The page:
Saturday, August 23, 2014

Re: [OSList] org'n works too good to use OST…?

My experience has been specifically with pumping up passions. . . groups will naturally morph to present themes.

A random improve technique is what I've seen most effective, even with the stale old boring folks.  It can start as simple as a Name-Game.  Everyone stands in a circle and states their first name spinning round the circle back to you.  "Let's do it again with one word names!"  With kids I would challenge them to see how fast they can do it, without interrupting each other.  This evolves from one-word, to single syllable nick-names.  Each time it came back to me I would do the circle again with another word, a passion, skill or immediate feeling.  Here's where you can really get everyone focused again.  

If you really make it dynamic encouraging people to express, if gets kinda cool, especially with like a dozen people.  Like give me a passion that rhymes with your name, "Eric the Engineer," Donna the Dean, no rules of course, just spontaneous expressions. . .

The idea is to create Flow, strong and present.  Then you can direct it better.  So if your Hospital group is having trouble settling on new workgroups/plans . . .Give them something they can all chime in about . . . "this time give me one word, on Hospital Food" . . .  now ask others to suggest a theme for one-word responses. . .

If you have a really large group you can still do it easily.  "Everyone who had lunch from the vending machine last month stand up" . . . now create your circle again really quick by asking they state their names as you point . . . now do the same process as you point around the room. . . Too many people, not creating flow.  "now let's have mom's born in December stand up. . . "

What's kinda interesting for me doing these kinda things, is often people think it's child-games and it is.  So of course everyone gets into it playing like the child we all are. . . course it's also great to team-build, create community, inspire innovation . . . etc ;-)

here's another must see challenge on the same vibe:
Have a wonderful Day

Eric R.R. Weaver, MBA, MSM, Research Associate
Patel College of Global Sustainability
University of South Florida

From: Thomas Herrmann <>
Sent: Saturday, August 23, 2014 8:27 AM
Subject: [OSList] org'n works too good to use OST…?

Had a "funny" experience yesterday when I facilitated an OST with an organization that I mentioned about earlier, they have dived into OST and use the approach more and more in everyday life. Every August they have 1-2 days with all employees. Last year we had 2 full days (twice with half the staff each time) in OST resulting in a total of 23 action plans implemented by self managed workgroups. We have had follow up meetings reporting the progress from teams that now have dissolved or are still working. Their business (a hospital) now runs really smoothly, producing well over targets with energy and high spirit.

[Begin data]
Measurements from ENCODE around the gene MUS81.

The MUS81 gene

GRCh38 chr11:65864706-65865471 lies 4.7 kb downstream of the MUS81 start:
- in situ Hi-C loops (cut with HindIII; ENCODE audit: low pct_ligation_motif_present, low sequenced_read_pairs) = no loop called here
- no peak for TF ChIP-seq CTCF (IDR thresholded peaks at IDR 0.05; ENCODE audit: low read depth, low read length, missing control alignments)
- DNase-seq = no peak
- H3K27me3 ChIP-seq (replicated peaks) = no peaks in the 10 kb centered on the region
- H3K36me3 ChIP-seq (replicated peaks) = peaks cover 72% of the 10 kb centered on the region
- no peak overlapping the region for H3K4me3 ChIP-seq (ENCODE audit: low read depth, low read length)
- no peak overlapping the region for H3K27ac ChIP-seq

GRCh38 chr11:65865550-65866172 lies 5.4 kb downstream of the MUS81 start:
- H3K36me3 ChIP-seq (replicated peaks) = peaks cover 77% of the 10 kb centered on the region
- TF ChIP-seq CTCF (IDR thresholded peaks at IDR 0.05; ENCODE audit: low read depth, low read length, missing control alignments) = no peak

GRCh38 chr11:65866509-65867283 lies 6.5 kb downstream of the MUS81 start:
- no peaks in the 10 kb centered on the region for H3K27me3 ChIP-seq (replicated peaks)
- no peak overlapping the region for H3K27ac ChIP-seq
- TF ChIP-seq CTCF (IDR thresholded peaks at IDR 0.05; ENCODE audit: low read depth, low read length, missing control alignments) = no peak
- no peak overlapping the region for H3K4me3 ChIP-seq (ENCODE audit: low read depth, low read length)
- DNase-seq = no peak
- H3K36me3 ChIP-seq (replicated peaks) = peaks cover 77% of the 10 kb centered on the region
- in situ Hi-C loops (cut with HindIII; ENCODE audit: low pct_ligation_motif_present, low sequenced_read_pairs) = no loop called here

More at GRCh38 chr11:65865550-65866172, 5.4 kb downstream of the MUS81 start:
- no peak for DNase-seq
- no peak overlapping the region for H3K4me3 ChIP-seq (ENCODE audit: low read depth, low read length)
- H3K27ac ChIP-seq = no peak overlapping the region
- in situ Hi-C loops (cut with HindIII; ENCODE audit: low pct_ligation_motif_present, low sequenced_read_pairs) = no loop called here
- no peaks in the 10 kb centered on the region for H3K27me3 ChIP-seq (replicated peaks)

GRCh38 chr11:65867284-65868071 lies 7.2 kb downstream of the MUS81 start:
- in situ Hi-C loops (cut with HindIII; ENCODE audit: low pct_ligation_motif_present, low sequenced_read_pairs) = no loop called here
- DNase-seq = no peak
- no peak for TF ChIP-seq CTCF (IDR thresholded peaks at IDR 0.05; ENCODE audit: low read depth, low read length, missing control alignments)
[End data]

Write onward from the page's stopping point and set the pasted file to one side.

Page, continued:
Out of different reasons the message for the first of this years conferences (one full day, next Friday is the next - for the other half of the staff) was a bit blurry (in my opinion/how I experience it) so the energy was not so high (setting agenda was really slooooow, didn't experience anything like that in the hundreds of events I have facilitated!) and some thought the day was a bit boring/slow. At the end most who were still there were happy(some left early - long day on Friday is not a good choice either)  - 9 action plans with concrete improvements! I used re-opening space, so it was all by invitation (-:

Anyhow, a challenge may be to find a really hot theme when business runs so good… I am now in communication with the leadership about how we can get the steam going better next Friday.
Any experiences to share, ideas and/or suggestions?
Warm regards
Thomas Herrmann

Wednesday, August 06, 2014

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Saturday, August 02, 2014

Her Family Stopped Eating Sugar for A Year

Her Family Stopped Eating Sugar for A Year, and This is What Happened | The Mind Unleashed: A Bright Idea

I took all of this newfound knowledge and formulated an idea. I wanted to see how hard it would be to have our family — me, my husband, and our two children (ages 6 and 11) — spend an entire year eating foods that contained no added sugar. We’d cut out anything with an added sweetener, be it table sugar, honey, molasses, maple syrup, agave or fruit juice. We also excluded anything made with fake sugar or sugar alcohols. Unless the sweetness was attached to its original source (e.g., a piece of fruit), we didn’t eat it.

Now that our year of no sugar is over, we’ll occasionally indulge, but
the way we eat it is very different. We appreciate sugar in drastically
smaller amounts, avoid it in everyday foods (that it shouldn’t be in in
the first place), and save dessert for truly special occasions. My body
seems to be thanking me for it. I don’t worry about running out of
energy. And when flu season comes around I somehow no longer feel the
urge to go and hide with my children under the bed. But if we do come
down with something, our bodies are better equipped to fight it. We get
sick less and get well faster. Much to my surprise, after our no-sugar
life, we all feel healthier and stronger. And that is nothing to sneeze